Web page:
She’s growing up in a world that I don’t understand. Or rather, that I refuse to understand. She sits opposite me at the dining table, swirling her cocoa pops around the teddy bear bowl we bought in Devon several years ago. It had been our first holiday since losing Fred. She had been withdrawn and broken, and all I could think to do was to buy her that bowl. She had glanced at it merely in passing, but I remember thinking and hoping that perhaps it would make a difference.
I sip on my black coffee and revel in its familiarity, looking at her all this time later. So much has changed.
Still wearing her pink nightgown with toothpaste stains down the front, it’s on mornings like this that I can pretend that she’s still my baby girl. That she’s untouched by the world and its cruel pressures and unbearable possibilities. A world before.
That’s why she’s angry with me today, scowling as she slurps up the chocolate milk; because I’m against the new world. I’m old-fashioned. Dumb. Hypocritical. Small-sighted. Sadistic. I’m told so by my daughter herself.
Of course, I understand the pressures of being a teenager. For myself, it had involved having the best trainers or caramel highlights in my hair. For her, it’s all about modification. Nothing else matters.
I often wake in the middle of the night in hot sweats, haunted by what she may do when she’s eighteen and allowed to do what she wants. Haunted by what she may do before that. The vast possibilities crush me like a small child killing an ant with a stone. Am I evil? Or am I the last sane person alive? Am I saving her? Or am I denying her a better life? She’s the only one in her whole class without any sort of modification. It means that she’s fallen behind in all of her subjects and she struggles where others do not. That’s cruel. But I don’t think that I’m cruel.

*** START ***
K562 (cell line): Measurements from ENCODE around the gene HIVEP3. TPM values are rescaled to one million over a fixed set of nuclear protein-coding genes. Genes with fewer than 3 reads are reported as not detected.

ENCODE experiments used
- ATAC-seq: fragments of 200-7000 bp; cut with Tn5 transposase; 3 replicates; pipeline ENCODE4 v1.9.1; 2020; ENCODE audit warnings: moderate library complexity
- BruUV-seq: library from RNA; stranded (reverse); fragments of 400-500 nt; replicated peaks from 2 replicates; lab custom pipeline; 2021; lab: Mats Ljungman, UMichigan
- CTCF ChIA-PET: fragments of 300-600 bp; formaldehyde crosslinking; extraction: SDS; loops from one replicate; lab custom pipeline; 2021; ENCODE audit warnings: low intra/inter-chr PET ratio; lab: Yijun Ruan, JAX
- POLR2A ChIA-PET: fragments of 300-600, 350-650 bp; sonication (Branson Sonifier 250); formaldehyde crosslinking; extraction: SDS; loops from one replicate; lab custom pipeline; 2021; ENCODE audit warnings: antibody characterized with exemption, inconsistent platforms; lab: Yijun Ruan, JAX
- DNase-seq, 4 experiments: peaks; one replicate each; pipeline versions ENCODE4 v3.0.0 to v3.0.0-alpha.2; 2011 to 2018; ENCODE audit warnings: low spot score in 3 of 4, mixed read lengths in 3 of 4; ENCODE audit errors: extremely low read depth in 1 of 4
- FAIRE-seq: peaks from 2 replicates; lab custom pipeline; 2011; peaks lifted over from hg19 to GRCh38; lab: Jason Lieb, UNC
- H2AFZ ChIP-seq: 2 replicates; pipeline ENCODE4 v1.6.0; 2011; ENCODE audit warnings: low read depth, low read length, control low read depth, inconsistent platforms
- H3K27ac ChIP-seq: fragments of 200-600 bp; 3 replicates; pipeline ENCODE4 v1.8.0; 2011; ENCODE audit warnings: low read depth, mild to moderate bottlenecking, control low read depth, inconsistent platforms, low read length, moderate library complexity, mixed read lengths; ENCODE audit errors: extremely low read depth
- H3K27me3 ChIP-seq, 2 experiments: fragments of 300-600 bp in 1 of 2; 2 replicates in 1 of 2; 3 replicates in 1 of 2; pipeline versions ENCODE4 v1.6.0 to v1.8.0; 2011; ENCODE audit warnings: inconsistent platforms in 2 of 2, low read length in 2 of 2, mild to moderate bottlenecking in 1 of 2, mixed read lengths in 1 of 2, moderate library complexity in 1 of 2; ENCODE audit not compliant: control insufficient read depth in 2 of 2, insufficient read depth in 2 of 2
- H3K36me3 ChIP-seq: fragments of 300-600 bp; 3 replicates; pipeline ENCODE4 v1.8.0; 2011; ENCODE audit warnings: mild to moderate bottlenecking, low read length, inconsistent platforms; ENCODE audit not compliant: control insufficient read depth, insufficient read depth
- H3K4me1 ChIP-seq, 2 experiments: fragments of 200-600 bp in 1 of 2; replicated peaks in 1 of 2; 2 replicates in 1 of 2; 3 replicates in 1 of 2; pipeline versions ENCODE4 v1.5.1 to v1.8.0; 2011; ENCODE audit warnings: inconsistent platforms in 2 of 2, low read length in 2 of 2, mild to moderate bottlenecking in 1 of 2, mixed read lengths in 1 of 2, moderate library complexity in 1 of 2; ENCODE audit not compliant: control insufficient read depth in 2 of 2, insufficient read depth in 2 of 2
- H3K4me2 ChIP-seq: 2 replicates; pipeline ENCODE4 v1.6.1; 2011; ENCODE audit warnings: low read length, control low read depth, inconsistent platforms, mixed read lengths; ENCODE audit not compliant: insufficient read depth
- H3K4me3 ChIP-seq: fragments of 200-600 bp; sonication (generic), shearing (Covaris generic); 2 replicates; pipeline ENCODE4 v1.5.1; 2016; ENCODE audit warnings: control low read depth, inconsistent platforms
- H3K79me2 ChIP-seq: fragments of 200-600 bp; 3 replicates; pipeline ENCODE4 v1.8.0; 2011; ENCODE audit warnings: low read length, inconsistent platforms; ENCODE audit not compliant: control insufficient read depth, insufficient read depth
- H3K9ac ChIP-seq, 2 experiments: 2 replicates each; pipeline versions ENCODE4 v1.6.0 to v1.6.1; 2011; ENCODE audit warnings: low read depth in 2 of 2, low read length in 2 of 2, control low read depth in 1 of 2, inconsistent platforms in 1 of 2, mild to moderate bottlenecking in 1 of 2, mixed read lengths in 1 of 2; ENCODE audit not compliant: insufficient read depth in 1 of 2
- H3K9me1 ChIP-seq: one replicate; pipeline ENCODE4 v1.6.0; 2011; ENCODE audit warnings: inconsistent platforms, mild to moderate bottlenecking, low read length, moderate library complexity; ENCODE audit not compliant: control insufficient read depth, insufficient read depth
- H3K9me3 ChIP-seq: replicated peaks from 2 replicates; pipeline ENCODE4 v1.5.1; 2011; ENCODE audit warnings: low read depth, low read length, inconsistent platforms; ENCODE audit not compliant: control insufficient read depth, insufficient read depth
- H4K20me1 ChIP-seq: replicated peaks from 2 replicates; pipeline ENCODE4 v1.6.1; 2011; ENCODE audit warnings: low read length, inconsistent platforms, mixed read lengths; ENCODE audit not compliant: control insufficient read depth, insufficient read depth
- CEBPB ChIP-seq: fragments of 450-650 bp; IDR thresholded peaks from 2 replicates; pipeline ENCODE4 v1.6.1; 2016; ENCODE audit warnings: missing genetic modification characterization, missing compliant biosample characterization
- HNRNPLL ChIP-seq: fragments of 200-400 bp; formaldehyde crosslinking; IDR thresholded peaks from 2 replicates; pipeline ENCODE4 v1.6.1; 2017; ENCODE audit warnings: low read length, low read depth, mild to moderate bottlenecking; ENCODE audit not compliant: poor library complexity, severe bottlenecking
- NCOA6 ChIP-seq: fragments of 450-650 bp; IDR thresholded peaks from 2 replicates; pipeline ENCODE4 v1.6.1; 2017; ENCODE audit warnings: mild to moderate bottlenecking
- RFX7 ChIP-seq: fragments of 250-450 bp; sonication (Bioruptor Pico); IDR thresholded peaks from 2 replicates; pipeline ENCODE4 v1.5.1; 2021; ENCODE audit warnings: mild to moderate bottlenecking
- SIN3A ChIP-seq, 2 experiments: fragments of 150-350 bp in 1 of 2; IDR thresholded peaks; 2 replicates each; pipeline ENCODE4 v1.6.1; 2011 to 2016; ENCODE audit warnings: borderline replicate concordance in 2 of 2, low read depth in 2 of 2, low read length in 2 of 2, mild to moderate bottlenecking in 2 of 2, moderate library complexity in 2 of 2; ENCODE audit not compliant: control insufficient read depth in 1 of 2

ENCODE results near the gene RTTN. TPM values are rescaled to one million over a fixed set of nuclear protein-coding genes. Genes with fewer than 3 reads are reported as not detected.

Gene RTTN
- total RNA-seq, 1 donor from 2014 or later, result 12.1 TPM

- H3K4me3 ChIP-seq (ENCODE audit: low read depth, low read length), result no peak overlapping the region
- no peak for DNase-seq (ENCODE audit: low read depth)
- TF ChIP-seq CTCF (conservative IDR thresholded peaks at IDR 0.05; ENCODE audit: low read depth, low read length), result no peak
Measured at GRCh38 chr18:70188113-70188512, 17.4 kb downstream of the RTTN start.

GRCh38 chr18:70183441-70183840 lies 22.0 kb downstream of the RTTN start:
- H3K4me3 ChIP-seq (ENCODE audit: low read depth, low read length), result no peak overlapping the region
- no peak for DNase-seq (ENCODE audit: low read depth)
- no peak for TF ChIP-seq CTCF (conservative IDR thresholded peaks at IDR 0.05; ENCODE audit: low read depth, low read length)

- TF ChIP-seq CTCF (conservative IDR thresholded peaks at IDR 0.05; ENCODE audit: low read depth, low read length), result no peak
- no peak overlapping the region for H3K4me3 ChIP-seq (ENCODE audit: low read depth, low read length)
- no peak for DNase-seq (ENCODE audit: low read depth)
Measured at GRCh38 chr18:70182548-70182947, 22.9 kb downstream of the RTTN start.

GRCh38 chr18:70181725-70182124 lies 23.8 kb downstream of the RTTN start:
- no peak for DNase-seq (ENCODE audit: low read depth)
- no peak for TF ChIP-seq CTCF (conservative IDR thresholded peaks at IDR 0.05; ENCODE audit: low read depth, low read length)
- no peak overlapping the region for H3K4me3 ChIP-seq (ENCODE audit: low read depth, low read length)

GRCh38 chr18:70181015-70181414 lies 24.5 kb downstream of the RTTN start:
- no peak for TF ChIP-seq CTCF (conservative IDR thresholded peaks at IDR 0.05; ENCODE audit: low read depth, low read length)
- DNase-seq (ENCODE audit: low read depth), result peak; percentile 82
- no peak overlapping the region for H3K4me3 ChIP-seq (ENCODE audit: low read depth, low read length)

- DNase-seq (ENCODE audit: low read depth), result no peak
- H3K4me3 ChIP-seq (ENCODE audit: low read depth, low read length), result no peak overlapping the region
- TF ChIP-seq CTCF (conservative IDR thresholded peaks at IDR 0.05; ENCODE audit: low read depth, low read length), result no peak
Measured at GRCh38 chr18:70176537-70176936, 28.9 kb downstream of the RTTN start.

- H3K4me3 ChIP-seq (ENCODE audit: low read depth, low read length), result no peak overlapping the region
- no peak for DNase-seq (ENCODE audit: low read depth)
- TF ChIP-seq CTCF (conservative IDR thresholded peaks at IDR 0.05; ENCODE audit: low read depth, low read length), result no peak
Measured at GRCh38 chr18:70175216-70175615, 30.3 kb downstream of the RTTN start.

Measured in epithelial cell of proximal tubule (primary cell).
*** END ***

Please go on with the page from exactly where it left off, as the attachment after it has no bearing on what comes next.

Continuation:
Daisy has not come home from school. I’m out looking for her. I drive up and down random streets, passing the countless policemen and policewomen that are doing everything they can to help me. I say men and women, but there’s little ‘man’ in the emergency services these days. They were the first to be modified. It made sense with them being at higher risk of injury, with the greatest need for agility, strength and cleverness. I hadn’t been so against it when they had started to get modified. It was small, at first. X-Ray vision. Larger lungs to generate more efficient oxygen flow. Small, unnoticeable modifications that were given to those protecting society, to help them protect us more efficiently and more effectively. Now Daisy is lost, I’m glad of their excessive modifications. They have a far greater chance of finding her than the old hippy mother who refused something as basic as laser eye surgery.
Daisy has just been brought home from the hospital. She jumped off the bridge, again. The paramedics, as they always do, try to persuade me with their modification talk. If she has this installed, then this won’t happen. If she has this added, then this will be avoided. I shake my head and flick my wrists, ushering them out. They think I’m a bad mother. I wonder if they’ll report me again.
I stroke her hair as she sleeps. She is pure and untouched. No sort of modification is worth the loss of this. The risk is too big, the stakes are too high. Her heart and her soul. The only thing that would be worse than her pain would be the inability for her to feel it. But that’s why they call me a hippy and throw eggs at our house. They don’t believe in heart. They don’t believe in human.
I am lonely and have taken to knitting. I recline back in the armchair next to her bed and resume the mittens I’m currently working on. I have no friends. People don’t like me. People are afraid of me. I miss Fred terribly. He was part of a modification trial, which involved the left cerebral hemisphere of the brain. He fancied himself an artist, just bursting to get out. It had failed and he had died of an aneurysm. But no one pities me or offers sympathy. They’re excited, thrilled, ecstatic to meet the widow of a man, a martyr, who was part of the original trials. The widow of a man who helped to change the world.